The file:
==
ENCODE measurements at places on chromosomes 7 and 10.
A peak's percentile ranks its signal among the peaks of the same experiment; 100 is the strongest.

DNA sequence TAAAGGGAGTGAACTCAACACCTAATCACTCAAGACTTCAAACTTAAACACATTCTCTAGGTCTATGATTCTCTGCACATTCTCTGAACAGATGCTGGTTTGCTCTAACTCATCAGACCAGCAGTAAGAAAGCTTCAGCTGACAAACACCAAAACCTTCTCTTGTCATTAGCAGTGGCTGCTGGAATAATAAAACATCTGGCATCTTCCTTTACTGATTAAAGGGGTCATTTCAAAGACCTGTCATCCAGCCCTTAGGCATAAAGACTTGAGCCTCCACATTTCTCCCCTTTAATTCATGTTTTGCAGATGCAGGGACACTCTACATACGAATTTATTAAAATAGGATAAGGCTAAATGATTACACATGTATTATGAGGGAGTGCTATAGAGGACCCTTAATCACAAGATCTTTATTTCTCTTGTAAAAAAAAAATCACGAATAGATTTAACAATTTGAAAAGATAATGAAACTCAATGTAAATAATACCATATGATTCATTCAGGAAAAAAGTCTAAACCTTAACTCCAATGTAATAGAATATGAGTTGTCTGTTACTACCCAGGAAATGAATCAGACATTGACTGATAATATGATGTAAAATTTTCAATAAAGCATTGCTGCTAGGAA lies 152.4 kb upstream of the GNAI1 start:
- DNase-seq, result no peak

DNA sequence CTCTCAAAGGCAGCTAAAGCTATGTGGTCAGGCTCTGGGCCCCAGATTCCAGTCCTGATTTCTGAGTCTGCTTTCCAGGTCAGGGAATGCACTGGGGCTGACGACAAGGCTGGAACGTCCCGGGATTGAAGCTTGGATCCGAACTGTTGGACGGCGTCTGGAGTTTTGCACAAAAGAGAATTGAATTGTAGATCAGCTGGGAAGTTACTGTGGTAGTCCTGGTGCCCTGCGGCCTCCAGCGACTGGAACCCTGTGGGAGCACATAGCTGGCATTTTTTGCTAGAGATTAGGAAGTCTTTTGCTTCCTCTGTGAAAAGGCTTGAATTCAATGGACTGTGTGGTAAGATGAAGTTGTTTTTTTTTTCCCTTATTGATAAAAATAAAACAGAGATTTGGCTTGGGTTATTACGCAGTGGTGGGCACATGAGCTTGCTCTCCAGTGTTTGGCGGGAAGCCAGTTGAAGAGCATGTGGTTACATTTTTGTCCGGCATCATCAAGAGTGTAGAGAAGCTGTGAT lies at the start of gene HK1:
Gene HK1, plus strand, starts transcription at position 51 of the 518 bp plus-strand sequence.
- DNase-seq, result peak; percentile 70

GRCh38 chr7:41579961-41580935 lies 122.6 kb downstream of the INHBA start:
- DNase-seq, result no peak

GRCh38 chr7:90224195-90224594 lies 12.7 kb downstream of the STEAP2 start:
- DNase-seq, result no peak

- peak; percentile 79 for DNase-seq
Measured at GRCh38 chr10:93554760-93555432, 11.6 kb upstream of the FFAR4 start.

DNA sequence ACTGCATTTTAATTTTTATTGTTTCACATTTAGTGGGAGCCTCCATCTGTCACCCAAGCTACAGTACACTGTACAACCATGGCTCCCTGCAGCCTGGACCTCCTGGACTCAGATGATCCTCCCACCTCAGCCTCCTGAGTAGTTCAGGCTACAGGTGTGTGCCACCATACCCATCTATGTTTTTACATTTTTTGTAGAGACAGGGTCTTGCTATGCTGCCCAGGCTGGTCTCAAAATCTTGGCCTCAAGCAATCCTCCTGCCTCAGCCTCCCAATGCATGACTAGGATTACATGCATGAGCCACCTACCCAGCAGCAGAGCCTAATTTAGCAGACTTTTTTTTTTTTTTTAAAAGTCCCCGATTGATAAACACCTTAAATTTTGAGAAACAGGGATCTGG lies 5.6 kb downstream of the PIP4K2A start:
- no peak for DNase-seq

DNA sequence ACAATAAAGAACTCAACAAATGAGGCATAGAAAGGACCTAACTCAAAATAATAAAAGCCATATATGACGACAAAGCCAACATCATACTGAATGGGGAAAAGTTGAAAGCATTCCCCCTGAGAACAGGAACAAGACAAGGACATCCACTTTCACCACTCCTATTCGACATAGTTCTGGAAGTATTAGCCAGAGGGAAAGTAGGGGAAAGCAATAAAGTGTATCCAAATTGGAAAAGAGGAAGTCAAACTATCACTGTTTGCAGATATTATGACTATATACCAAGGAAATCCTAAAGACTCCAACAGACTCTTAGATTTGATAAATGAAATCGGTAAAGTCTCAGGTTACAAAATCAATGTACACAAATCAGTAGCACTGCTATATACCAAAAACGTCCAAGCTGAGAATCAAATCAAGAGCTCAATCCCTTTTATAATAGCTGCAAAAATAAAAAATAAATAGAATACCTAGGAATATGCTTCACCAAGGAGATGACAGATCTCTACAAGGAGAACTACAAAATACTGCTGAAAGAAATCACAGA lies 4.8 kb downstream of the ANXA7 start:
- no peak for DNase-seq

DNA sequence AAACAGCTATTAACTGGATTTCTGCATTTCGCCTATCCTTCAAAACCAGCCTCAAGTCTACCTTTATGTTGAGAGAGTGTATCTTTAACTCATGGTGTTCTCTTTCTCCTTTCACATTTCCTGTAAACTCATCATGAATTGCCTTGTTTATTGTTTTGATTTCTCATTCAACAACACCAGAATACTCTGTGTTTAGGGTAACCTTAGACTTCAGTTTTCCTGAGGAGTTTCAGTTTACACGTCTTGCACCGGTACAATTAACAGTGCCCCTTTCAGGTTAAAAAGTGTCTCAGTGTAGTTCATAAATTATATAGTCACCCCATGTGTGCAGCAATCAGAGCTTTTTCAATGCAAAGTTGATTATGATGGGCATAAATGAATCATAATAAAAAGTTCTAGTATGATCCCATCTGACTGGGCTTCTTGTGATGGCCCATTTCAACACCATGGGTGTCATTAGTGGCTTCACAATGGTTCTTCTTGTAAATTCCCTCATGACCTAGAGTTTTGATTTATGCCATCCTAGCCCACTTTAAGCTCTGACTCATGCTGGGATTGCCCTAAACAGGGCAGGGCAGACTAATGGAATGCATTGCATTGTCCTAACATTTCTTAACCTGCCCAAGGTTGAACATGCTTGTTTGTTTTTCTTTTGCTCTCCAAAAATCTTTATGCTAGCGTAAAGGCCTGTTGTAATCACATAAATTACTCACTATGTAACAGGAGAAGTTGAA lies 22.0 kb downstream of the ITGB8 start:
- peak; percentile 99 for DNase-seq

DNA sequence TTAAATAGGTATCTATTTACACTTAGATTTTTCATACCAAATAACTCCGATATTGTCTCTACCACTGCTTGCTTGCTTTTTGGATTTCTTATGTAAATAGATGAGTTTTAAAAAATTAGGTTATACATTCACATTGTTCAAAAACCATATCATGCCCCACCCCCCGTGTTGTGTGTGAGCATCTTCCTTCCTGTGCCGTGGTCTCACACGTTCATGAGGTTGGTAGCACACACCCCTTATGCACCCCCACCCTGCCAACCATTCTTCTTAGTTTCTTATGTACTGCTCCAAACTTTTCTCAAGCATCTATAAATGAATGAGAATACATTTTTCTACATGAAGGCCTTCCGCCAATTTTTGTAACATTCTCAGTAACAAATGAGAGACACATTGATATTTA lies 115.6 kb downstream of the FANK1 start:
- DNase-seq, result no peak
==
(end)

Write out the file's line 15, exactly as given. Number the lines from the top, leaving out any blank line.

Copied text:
- no peak for DNase-seq